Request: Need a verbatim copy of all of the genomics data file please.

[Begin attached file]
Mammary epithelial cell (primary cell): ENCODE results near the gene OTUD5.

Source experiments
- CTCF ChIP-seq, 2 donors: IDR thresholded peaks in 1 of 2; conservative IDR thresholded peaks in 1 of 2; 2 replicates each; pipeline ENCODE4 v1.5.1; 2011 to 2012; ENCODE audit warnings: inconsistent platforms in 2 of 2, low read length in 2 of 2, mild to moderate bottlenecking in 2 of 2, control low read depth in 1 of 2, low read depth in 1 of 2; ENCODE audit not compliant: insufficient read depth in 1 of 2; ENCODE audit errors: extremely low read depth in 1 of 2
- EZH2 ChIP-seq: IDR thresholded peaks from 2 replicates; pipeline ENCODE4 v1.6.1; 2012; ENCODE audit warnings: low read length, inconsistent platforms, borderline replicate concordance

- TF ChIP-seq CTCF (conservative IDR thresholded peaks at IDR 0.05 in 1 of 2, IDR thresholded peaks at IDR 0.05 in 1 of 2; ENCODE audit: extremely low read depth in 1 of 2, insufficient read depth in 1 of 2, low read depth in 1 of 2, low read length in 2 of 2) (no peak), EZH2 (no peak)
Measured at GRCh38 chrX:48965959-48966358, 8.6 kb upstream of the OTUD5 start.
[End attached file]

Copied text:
Mammary epithelial cell (primary cell): ENCODE results near the gene OTUD5.

Source experiments
- CTCF ChIP-seq, 2 donors: IDR thresholded peaks in 1 of 2; conservative IDR thresholded peaks in 1 of 2; 2 replicates each; pipeline ENCODE4 v1.5.1; 2011 to 2012; ENCODE audit warnings: inconsistent platforms in 2 of 2, low read length in 2 of 2, mild to moderate bottlenecking in 2 of 2, control low read depth in 1 of 2, low read depth in 1 of 2; ENCODE audit not compliant: insufficient read depth in 1 of 2; ENCODE audit errors: extremely low read depth in 1 of 2
- EZH2 ChIP-seq: IDR thresholded peaks from 2 replicates; pipeline ENCODE4 v1.6.1; 2012; ENCODE audit warnings: low read length, inconsistent platforms, borderline replicate concordance

- TF ChIP-seq CTCF (conservative IDR thresholded peaks at IDR 0.05 in 1 of 2, IDR thresholded peaks at IDR 0.05 in 1 of 2; ENCODE audit: extremely low read depth in 1 of 2, insufficient read depth in 1 of 2, low read depth in 1 of 2, low read length in 2 of 2) (no peak), EZH2 (no peak)
Measured at GRCh38 chrX:48965959-48966358, 8.6 kb upstream of the OTUD5 start.